The Obama administration’s Digital Government Strategy is now a year old, and with it comes the task of putting words into action. On May 23rd, the government did just that with the release of standards for the strategy’s mobility deliverables that included the Federal Mobile Security Baseline (FMSB), Mobile Security Decision Framework (MSDF) and Mobile Security Reference Architecture (MSRA).
In a May 23 conference call, Federal CIO Steven VanRoekel told reporters, “The future for us really holds a future where mobile is the default computing platform. We’re not far from mobile being the default computing environment and the fact that we treat them differently is a disconnect.”
Government computing moving toward mobile as the default is supported by data from a May 2013 Market Connections-Fierce Government IT PulsePoll™, in which 82% of respondents said their mobile devices are critical to their jobs, and 81% said their mobile devices increase productivity. Additionally, Market Connections’ 2013 Federal Media and Marketing Study, released May 16, showed tablet usage in the government doubling from 31% to 60% in just one year.
Security is the utmost concern with mobile devices and the Federal Mobile Security Baseline (FMSB) sets a minimum set of security controls for mobile device use in federal agencies. The challenges with mobility are vast; thus, getting members of the Mobile Technology Tiger Team, which includes the Department of Homeland Security, Department of Defense, National Institute of Standards and Technology, Department of Justice and General Services Administration, on the same page was essential.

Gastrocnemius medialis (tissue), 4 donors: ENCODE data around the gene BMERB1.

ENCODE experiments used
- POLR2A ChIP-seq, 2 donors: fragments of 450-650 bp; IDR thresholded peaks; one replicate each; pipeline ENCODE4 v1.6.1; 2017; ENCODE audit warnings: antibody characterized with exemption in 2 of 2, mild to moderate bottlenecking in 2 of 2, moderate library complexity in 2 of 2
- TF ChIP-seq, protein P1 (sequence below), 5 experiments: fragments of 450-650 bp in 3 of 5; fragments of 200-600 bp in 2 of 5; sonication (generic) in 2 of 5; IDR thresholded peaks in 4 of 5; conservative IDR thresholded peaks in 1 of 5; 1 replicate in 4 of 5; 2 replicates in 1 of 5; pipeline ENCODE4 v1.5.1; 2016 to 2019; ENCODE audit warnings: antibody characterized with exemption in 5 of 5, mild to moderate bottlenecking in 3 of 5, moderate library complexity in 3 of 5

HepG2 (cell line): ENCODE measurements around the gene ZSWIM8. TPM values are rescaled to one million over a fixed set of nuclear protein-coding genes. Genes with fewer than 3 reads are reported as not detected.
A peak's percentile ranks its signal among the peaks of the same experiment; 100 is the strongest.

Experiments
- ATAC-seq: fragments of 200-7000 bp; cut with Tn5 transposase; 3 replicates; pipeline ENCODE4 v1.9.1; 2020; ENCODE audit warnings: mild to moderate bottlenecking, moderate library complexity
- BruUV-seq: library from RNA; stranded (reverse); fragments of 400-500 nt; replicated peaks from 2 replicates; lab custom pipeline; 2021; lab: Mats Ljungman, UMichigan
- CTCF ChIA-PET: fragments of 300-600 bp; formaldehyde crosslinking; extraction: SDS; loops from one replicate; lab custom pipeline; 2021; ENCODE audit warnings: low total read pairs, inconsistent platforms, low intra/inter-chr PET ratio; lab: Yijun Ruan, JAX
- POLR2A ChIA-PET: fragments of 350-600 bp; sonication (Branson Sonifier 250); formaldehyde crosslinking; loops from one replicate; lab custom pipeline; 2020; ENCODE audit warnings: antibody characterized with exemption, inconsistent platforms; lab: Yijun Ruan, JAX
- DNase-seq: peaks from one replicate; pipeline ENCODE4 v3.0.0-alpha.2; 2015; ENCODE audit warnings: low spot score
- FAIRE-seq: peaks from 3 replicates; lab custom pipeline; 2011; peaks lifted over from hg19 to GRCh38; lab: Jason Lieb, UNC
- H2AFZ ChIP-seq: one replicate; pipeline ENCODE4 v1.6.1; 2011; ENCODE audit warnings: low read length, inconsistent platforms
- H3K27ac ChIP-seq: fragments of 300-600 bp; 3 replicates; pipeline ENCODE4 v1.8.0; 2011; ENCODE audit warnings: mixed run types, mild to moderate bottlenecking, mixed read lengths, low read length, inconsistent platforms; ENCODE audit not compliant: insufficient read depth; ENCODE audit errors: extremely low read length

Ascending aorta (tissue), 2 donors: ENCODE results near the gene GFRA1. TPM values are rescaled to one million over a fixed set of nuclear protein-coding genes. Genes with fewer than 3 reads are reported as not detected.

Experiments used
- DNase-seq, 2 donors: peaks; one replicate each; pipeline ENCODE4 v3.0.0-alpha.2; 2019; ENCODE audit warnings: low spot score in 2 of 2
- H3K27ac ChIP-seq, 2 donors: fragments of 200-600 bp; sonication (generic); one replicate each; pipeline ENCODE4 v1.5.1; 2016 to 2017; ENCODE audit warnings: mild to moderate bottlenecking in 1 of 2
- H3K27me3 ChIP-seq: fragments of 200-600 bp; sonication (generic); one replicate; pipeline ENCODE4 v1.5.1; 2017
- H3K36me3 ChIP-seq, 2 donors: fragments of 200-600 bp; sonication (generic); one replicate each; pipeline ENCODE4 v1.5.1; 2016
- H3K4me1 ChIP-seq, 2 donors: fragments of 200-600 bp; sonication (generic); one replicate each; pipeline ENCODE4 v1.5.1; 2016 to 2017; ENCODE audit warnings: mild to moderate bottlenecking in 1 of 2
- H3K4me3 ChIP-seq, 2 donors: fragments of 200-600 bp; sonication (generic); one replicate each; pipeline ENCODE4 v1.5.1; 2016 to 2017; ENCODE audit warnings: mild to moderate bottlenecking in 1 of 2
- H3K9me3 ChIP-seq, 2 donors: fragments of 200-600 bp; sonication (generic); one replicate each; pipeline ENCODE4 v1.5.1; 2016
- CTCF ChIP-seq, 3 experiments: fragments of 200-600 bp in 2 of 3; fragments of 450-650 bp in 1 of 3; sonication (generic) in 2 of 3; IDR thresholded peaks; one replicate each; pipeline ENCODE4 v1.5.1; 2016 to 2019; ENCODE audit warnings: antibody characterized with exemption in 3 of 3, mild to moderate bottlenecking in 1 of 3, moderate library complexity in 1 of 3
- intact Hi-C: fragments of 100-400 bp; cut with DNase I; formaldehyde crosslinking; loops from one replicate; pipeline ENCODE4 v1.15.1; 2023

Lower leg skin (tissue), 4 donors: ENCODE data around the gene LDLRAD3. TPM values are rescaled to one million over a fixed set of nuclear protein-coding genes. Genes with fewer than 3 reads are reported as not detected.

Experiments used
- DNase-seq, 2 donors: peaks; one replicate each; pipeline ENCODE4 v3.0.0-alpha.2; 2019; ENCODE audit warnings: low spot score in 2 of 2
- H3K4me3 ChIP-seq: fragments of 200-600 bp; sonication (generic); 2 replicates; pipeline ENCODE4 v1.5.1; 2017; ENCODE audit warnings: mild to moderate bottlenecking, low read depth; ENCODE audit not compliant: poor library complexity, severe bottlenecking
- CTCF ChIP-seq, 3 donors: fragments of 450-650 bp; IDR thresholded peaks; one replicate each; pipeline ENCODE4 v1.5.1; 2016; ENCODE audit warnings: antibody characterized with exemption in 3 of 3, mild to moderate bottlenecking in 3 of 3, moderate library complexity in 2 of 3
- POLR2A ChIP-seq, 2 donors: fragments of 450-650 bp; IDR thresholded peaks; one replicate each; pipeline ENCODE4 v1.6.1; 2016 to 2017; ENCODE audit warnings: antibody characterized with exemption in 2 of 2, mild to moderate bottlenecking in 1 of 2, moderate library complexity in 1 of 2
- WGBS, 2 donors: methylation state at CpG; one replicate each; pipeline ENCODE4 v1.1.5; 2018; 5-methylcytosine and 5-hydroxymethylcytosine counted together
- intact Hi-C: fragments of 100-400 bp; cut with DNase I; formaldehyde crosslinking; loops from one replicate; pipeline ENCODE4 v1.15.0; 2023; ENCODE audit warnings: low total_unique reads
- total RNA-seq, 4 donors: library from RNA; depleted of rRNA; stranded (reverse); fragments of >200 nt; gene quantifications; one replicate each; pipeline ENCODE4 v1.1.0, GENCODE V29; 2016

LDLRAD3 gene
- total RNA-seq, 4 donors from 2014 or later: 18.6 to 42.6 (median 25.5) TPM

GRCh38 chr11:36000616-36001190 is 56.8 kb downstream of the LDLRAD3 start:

The Mobile Security Decision Framework (MSDF) puts the decision-making into the hands of each agency to effectively support their respective missions. In other words, it allows each agency to select the proper mobile solution to support their mission by dividing the process into four stages: mission requirements, decision balancing, risk-based tailoring and results.
The Mobile Security Reference Architecture (MSRA) was designed to implement secure mobile services across enterprise architecture platforms. The Federal CIO Council and DHS’ National Protection and Program Directorate Office of Cybersecurity and Communications Federal Network Resilience collaborated to produce this set of standards.
This “living, flexible” guide listed the following related to the MSRA:
- Components of a mobile computing reference architecture;
- Categories for users of a mobile computing architecture;
- Sample implementations of a mobile computing architecture;
- Management and security functions of a mobile computing architecture;
- A discussion of the threats to mobile computing devices and infrastructures, and potential mitigations for those threats;
- Information assurance controls that apply to the mobile infrastructure components, and their relation to NIST Special Publication 800-53 rev4;
- A set of considerations for High Risk environments; and
- A discussion of the policy considerations necessary for the secure adoption of a mobile solution.
Despite resources being thin, the government’s mission must move forward. The government’s decision to move forward with these three standards — FMSB, MSDF, MSRA – reinforces the Market Connections and Fierce Government IT poll findings that mobile solutions can increase government efficiency, enhance field work and add flexibility that enhances productivity.
Working with agencies to develop the right mobile and security solutions can present ongoing opportunities to serve government and increase productivity.